Microfluidics: "Tiny" growing wonder of science

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“Microfluidics” – does that ring a bell?

Many people are aware of terms like “nanotechnology,” “genetic engineering” and other “scientific” terms, but ask them about microfluidics, more likely than not, many would stare at you blankly. The word is just too alien for the majority of us. Little do they know that despite of the term “micro,” microfluidics has a massive role in industries that employ biotechnology, nanotechnology, genomics and other similar sciences.

So what exactly is “microfluidics”?

microfluidsMicrofluidics is the science that deals with the accurate control and manipulation, as well as, understanding the behaviour of fluids of volumes that are too small to measure with conventional measurements.

When manipulating liquids of volume this small, scientists usually use passive fluid control techniques like capillary forces. However, with more advance applications, companies such as Epigem that offers specialist expertise in precision engineering of polymer materials, active components as micropumps or microvalves to control the flow or dose of fluids.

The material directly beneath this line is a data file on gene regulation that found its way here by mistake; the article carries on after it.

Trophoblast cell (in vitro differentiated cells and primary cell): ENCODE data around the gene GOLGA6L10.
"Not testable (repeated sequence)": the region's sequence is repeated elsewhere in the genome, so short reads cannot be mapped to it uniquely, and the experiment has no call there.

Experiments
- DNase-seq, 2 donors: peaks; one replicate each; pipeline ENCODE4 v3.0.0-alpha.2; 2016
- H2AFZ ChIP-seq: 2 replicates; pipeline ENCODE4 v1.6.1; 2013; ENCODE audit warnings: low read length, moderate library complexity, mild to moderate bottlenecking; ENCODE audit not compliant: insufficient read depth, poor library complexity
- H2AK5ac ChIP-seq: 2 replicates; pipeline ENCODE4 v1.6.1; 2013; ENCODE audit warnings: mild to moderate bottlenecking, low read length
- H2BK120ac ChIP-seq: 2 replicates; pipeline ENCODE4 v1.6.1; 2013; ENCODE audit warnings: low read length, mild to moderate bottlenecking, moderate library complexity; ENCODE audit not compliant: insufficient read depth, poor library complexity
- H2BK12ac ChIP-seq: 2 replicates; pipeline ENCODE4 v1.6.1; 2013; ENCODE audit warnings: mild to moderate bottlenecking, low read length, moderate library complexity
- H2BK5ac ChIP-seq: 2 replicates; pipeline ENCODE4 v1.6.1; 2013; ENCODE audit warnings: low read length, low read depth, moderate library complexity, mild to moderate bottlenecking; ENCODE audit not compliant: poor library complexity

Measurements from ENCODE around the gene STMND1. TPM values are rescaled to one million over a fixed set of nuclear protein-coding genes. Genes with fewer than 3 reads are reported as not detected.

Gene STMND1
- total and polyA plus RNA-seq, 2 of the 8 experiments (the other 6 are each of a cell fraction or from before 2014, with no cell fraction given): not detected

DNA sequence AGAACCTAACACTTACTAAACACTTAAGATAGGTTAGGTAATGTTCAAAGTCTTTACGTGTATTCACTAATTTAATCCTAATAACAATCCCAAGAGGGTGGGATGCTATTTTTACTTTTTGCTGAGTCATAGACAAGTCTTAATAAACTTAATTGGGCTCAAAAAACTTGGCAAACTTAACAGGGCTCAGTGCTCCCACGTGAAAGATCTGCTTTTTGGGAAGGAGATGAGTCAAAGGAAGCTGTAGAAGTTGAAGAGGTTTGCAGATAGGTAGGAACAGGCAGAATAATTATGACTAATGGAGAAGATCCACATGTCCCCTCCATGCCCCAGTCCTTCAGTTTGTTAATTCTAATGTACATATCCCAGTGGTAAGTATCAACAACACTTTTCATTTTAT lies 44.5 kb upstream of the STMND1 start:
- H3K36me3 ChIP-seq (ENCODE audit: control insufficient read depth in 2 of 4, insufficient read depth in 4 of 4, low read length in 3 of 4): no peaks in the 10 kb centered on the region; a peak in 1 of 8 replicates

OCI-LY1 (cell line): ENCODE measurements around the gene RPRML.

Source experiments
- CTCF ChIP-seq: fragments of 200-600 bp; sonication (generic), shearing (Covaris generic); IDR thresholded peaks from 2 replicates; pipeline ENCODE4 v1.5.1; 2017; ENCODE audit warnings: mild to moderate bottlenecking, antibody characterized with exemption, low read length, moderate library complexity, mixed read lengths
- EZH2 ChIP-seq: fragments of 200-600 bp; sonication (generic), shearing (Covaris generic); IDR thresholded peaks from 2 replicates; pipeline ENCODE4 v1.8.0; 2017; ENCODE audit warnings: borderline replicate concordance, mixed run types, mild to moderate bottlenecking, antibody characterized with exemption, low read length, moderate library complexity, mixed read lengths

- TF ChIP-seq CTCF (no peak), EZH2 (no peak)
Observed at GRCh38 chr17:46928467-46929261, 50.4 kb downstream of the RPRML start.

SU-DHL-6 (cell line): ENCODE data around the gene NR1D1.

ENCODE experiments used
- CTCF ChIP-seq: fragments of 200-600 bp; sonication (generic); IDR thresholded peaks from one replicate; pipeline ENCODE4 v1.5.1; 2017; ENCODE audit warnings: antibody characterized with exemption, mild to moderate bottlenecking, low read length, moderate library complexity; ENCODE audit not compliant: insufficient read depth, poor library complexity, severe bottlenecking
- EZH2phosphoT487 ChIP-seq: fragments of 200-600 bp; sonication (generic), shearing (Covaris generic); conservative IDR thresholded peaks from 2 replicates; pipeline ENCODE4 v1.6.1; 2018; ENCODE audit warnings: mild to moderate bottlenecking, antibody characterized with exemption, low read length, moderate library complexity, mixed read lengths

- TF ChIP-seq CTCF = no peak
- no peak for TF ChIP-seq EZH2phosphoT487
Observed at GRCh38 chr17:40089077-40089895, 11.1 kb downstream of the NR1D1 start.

An example of industry that employs such science are pharmaceutical companies. Because pharmaceutical companies require intensive analytical techniques in order to accurately characterize particles in the miniscule volumes of the fluids they use, they just couldn’t use conventional methods to produce their products. Through, microfluidics, it is now possible to actively control the fluids necessary in processes such as protein sizing.

Microfluidics is truly a great wonder of our modern world. This technology holds promising future for many of us. No wonder, companies like Epigem has been investing on bigger and bolder research on microfluidics. In the near future, experts even report of creating small chips that can be inserted in the body to help with the diagnosis of diseases. Theoretically bodily fluids such as blood could be transported microscopic channels etched into tiny polymer’s surface, like those found in electronic chips to learn the condition of the body.

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